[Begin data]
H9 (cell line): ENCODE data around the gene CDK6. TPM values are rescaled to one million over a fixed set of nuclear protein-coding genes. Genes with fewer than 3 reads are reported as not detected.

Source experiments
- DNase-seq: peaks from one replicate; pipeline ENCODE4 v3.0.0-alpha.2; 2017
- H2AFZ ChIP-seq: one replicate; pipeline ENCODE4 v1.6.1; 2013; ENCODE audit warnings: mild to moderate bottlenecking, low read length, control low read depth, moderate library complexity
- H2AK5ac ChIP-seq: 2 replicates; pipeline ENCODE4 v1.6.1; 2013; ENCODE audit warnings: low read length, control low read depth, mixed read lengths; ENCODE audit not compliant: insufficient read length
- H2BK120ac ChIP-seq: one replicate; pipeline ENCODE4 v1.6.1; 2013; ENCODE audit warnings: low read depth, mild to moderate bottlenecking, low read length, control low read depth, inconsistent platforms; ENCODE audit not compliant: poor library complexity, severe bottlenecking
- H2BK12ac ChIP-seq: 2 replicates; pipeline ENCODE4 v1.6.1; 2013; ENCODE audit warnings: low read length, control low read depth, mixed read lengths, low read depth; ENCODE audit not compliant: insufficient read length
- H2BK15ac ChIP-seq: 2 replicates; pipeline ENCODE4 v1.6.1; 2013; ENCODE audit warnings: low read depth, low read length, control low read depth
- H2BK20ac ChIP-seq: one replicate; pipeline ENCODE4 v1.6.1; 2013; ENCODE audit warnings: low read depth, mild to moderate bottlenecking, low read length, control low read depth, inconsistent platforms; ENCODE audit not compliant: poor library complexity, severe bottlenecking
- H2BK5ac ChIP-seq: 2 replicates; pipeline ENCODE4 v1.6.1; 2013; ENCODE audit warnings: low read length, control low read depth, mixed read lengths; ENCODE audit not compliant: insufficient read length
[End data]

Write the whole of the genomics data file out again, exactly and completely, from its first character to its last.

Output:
H9 (cell line): ENCODE data around the gene CDK6. TPM values are rescaled to one million over a fixed set of nuclear protein-coding genes. Genes with fewer than 3 reads are reported as not detected.

Source experiments
- DNase-seq: peaks from one replicate; pipeline ENCODE4 v3.0.0-alpha.2; 2017
- H2AFZ ChIP-seq: one replicate; pipeline ENCODE4 v1.6.1; 2013; ENCODE audit warnings: mild to moderate bottlenecking, low read length, control low read depth, moderate library complexity
- H2AK5ac ChIP-seq: 2 replicates; pipeline ENCODE4 v1.6.1; 2013; ENCODE audit warnings: low read length, control low read depth, mixed read lengths; ENCODE audit not compliant: insufficient read length
- H2BK120ac ChIP-seq: one replicate; pipeline ENCODE4 v1.6.1; 2013; ENCODE audit warnings: low read depth, mild to moderate bottlenecking, low read length, control low read depth, inconsistent platforms; ENCODE audit not compliant: poor library complexity, severe bottlenecking
- H2BK12ac ChIP-seq: 2 replicates; pipeline ENCODE4 v1.6.1; 2013; ENCODE audit warnings: low read length, control low read depth, mixed read lengths, low read depth; ENCODE audit not compliant: insufficient read length
- H2BK15ac ChIP-seq: 2 replicates; pipeline ENCODE4 v1.6.1; 2013; ENCODE audit warnings: low read depth, low read length, control low read depth
- H2BK20ac ChIP-seq: one replicate; pipeline ENCODE4 v1.6.1; 2013; ENCODE audit warnings: low read depth, mild to moderate bottlenecking, low read length, control low read depth, inconsistent platforms; ENCODE audit not compliant: poor library complexity, severe bottlenecking
- H2BK5ac ChIP-seq: 2 replicates; pipeline ENCODE4 v1.6.1; 2013; ENCODE audit warnings: low read length, control low read depth, mixed read lengths; ENCODE audit not compliant: insufficient read length